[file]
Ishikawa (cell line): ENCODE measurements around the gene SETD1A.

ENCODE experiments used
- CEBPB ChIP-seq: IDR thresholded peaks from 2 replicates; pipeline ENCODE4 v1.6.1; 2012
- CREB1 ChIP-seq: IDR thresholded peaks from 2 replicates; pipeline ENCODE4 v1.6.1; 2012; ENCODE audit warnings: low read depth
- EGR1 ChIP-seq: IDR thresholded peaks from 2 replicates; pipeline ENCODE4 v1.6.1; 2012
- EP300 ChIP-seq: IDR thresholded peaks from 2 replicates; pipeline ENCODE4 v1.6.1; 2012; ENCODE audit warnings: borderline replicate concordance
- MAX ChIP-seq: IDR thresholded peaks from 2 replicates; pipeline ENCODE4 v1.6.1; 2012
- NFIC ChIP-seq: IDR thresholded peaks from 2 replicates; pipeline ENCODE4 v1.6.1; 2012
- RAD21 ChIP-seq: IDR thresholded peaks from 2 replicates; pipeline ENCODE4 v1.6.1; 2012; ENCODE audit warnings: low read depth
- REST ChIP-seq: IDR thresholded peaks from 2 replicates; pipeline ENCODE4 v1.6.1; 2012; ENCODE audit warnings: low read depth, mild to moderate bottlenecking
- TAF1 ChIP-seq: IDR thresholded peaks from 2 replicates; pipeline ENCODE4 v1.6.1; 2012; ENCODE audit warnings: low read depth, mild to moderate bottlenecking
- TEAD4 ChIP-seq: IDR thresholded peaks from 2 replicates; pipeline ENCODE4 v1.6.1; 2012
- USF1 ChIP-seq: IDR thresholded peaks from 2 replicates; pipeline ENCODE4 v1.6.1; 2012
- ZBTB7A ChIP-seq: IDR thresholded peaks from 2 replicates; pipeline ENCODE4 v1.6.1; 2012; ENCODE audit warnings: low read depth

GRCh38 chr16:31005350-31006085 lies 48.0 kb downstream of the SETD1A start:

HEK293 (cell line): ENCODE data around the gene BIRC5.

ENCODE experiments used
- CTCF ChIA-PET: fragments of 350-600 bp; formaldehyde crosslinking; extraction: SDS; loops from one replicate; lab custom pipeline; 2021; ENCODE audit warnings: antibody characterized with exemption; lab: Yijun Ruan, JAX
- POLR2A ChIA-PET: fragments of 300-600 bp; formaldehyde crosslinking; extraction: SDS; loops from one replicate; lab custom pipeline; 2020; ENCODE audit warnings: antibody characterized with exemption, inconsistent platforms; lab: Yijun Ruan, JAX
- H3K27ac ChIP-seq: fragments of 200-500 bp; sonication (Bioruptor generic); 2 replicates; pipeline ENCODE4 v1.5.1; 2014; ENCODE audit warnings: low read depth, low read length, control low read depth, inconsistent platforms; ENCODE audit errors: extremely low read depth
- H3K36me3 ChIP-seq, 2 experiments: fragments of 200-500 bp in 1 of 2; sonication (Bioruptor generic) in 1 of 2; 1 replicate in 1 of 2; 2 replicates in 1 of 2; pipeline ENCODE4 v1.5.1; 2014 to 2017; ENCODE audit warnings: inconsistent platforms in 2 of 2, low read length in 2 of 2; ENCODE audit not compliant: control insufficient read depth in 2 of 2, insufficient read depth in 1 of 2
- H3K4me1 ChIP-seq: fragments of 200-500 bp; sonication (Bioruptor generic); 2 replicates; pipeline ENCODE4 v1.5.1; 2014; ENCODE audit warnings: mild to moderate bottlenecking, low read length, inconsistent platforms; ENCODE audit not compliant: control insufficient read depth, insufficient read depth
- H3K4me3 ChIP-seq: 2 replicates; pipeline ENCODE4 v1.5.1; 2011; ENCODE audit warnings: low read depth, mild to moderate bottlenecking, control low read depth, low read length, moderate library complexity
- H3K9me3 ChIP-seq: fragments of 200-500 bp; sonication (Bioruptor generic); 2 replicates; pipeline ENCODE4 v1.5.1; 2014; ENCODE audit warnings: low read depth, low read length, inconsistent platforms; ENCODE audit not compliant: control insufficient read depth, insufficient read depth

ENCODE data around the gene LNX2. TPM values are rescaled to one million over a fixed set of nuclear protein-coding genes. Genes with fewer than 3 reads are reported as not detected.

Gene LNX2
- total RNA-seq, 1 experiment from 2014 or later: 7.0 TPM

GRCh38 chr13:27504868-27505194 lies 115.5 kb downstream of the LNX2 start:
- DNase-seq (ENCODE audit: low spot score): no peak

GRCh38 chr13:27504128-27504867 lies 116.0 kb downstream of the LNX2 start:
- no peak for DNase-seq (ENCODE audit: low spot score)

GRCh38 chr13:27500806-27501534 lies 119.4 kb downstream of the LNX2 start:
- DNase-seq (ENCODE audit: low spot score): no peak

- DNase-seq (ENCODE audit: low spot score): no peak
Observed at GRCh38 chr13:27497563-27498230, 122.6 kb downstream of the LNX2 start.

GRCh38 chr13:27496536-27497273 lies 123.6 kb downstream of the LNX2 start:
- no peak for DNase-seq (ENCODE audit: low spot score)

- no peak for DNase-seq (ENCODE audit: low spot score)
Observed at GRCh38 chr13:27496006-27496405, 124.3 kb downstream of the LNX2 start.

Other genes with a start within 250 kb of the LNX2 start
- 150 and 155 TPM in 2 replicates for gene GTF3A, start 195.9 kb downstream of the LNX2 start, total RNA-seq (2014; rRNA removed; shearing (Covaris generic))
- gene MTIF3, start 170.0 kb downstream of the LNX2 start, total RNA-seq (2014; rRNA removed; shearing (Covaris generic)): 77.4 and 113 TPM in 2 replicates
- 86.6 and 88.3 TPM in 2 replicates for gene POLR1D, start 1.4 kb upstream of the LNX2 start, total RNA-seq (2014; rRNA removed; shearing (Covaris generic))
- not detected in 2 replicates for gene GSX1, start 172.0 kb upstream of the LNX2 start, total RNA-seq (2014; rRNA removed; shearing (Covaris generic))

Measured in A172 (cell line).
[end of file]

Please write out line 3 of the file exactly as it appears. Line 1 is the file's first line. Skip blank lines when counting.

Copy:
- CEBPB ChIP-seq: IDR thresholded peaks from 2 replicates; pipeline ENCODE4 v1.6.1; 2012